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Surviving ‘Comfort Woman’, Activists Speak at Law School Panel Aimed at ‘Debunking Denialism’

Lee Yong-soo, second from bottom left, a surviving comfort woman and activist, spoke alongside several advocates for comfort women at a webinar organized by the Harvard Asian Pacific American Law Students Association on Tuesday.
Lee Yong-soo, second from bottom left, a surviving comfort woman and activist, spoke alongside several advocates for comfort women at a webinar organized by the Harvard Asian Pacific American Law Students Association on Tuesday. By Simon J. Levien
By Ariel H. Kim and Simon J. Levien, Crimson Staff Writers

Lee Yong-soo, a surviving “comfort woman” and activist, former United States Rep. Michael M. “Mike” Honda (D-Calif.), and other advocates for comfort women spoke at a virtual roundtable hosted by Harvard Law students Tuesday evening aimed at “debunking denialism” on the issue.

With more than 500 attendees, the webinar, which was hosted by the Harvard Asian Pacific American Law Students Association, highlighted activism around recognizing and reparating comfort women, a term for sex slaves under the Imperial Japanese military before and during World War II.

The APALSA webinar comes after an academic paper by Harvard Law Professor of Japanese Legal Studies J. Mark Ramseyer stoked international controversy in recent weeks. In the paper, set to be printed by an academic journal, Ramseyer goes against the historical consensus by arguing that comfort women were voluntarily contracted to Japanese brothels. Due to mounting outcry at Harvard and beyond, the paper’s print publication has since been delayed by the journal and its contents are under review.

The Japanese Empire took sex slaves from its occupied territories, including from Korea, in the early 20th century. Estimates are disputed, but range from tens of thousands to up to 410,000. Since the war, many activists and former comfort women have argued the Japanese government has never fully reconciled with the issue.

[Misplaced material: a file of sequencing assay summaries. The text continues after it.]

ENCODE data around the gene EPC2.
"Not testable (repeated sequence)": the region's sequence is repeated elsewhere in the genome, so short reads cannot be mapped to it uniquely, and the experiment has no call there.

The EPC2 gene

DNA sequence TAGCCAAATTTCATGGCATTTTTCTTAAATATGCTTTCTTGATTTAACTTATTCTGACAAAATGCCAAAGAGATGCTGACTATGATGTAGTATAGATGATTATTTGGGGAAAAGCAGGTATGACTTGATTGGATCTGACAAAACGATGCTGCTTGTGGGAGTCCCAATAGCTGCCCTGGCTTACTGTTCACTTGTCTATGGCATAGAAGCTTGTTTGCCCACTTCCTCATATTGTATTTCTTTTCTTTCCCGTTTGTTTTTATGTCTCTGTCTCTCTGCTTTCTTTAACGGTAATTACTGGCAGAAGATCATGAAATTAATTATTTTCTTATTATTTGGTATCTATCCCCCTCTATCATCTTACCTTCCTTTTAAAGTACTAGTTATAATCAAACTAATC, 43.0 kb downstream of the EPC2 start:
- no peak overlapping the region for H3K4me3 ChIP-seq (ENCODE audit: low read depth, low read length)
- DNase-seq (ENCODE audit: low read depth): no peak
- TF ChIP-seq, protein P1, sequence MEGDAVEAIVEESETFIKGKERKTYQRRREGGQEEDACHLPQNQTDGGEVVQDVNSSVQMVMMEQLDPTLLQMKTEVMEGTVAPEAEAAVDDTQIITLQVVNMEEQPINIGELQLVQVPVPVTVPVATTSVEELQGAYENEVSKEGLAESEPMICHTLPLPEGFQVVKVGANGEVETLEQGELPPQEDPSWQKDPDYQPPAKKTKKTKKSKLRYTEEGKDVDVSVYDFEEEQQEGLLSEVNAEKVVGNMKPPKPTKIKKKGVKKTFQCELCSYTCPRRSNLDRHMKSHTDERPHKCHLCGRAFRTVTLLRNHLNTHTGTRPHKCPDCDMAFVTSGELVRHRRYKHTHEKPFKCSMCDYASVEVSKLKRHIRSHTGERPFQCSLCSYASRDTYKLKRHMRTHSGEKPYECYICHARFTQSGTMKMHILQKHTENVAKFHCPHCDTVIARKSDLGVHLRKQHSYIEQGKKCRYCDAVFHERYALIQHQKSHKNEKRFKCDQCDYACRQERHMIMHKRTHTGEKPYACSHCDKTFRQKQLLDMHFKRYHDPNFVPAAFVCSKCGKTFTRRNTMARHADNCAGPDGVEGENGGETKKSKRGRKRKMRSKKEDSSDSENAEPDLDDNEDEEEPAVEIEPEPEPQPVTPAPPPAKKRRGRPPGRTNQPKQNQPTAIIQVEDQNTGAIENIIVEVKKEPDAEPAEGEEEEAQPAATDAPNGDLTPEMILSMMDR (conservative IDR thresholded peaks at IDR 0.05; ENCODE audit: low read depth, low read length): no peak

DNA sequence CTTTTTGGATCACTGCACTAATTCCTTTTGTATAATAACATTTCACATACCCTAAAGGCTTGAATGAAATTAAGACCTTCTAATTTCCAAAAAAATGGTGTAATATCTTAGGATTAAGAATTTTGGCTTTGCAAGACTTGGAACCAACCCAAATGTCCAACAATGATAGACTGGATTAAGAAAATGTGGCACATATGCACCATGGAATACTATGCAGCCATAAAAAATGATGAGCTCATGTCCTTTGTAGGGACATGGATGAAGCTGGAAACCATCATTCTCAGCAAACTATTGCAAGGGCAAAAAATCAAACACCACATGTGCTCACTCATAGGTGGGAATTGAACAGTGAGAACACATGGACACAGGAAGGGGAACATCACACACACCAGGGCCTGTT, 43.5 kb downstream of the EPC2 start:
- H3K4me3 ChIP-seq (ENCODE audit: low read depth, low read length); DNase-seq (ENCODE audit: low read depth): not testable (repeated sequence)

In an interview on Friday, APALSA organizer and law student Janet Park said she wanted the event to enable viewers to learn directly from Lee, known worldwide as “Grandma Lee,” adding that comfort women survivors are “living proof of history.”

At a Tuesday morning press conference in Seoul, Lee requested the Korean and Japanese governments refer the comfort women issue to the International Court of Justice for resolution.

During the Tuesday evening panel, dressed in hanbok, traditional Korean clothing, Lee delivered an initial keynote, appealing to South Korean President Moon Jae-in to bring the comfort women issue up with Japan at the ICJ. Phyllis Kim, the executive director of American activist organization Comfort Women Action for Redress and Education, provided English translation for Lee.

On Jan. 8, a South Korean court found the Japanese government liable for crimes against a dozen comfort women, ordering an official apology and legal compensation. The administration of Japanese Prime Minister Yoshihide Suga, according to Lee, continues to ignore and deny its responsibility for the issue.

“I don’t have a lot of time left,” Lee, who is 92, said during the webinar. “I hope President Moon can persuade Prime Minister Suga so that this issue can finally be resolved and we regain our honor and justice.”